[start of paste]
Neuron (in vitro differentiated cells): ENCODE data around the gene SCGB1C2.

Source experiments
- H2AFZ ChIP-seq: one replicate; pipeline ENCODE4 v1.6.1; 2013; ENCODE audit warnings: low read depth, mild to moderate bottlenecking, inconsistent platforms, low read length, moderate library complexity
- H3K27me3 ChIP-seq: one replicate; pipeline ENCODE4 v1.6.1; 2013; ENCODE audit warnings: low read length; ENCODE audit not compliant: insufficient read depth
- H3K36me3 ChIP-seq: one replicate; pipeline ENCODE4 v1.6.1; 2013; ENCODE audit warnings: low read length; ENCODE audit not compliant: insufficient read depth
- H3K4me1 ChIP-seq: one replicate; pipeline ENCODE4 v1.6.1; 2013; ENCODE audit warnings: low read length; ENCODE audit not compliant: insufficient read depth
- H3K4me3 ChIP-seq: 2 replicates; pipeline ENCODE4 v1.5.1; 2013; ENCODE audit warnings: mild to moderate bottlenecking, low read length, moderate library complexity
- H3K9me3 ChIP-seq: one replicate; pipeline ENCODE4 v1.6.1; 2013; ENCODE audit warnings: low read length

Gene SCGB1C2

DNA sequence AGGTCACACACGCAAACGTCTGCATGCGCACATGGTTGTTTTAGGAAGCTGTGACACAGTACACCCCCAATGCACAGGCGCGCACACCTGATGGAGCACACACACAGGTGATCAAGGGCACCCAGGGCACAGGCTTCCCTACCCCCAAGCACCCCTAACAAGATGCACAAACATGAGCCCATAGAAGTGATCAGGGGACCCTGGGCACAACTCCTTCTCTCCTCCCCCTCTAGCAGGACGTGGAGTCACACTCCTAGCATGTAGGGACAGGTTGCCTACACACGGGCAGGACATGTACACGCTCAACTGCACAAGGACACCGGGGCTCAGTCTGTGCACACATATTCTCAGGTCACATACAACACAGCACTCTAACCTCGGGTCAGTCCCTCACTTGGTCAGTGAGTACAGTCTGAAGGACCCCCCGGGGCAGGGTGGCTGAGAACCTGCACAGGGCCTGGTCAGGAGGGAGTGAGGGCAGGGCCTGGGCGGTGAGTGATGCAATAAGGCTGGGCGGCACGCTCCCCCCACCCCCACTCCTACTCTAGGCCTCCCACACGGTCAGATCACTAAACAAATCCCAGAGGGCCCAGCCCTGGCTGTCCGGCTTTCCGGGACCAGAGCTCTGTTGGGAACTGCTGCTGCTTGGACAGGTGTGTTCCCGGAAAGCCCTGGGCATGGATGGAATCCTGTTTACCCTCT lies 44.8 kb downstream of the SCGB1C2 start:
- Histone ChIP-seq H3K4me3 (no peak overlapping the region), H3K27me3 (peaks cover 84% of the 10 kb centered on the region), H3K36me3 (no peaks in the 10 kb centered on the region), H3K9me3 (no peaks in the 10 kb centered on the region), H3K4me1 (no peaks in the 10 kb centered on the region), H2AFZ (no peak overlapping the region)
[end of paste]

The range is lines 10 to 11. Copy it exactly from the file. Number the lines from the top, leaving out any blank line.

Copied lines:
DNA sequence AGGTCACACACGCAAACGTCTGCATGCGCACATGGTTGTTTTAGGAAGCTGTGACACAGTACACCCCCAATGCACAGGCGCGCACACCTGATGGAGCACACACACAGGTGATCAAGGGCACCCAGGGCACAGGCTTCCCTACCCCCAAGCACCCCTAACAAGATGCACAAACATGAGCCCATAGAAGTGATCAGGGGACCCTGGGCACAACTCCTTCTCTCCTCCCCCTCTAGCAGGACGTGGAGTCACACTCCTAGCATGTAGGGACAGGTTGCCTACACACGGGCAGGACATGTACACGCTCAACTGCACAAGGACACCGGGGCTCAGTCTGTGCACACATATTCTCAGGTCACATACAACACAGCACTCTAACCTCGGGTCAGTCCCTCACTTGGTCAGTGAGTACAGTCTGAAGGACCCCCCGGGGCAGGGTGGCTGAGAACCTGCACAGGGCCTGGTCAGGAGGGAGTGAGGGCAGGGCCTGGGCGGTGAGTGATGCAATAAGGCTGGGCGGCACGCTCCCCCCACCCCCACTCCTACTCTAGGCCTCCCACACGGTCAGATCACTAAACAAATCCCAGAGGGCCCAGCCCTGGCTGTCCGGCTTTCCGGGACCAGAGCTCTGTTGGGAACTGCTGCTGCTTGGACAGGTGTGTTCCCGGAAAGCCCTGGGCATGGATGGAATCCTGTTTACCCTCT lies 44.8 kb downstream of the SCGB1C2 start:
- Histone ChIP-seq H3K4me3 (no peak overlapping the region), H3K27me3 (peaks cover 84% of the 10 kb centered on the region), H3K36me3 (no peaks in the 10 kb centered on the region), H3K9me3 (no peaks in the 10 kb centered on the region), H3K4me1 (no peaks in the 10 kb centered on the region), H2AFZ (no peak overlapping the region)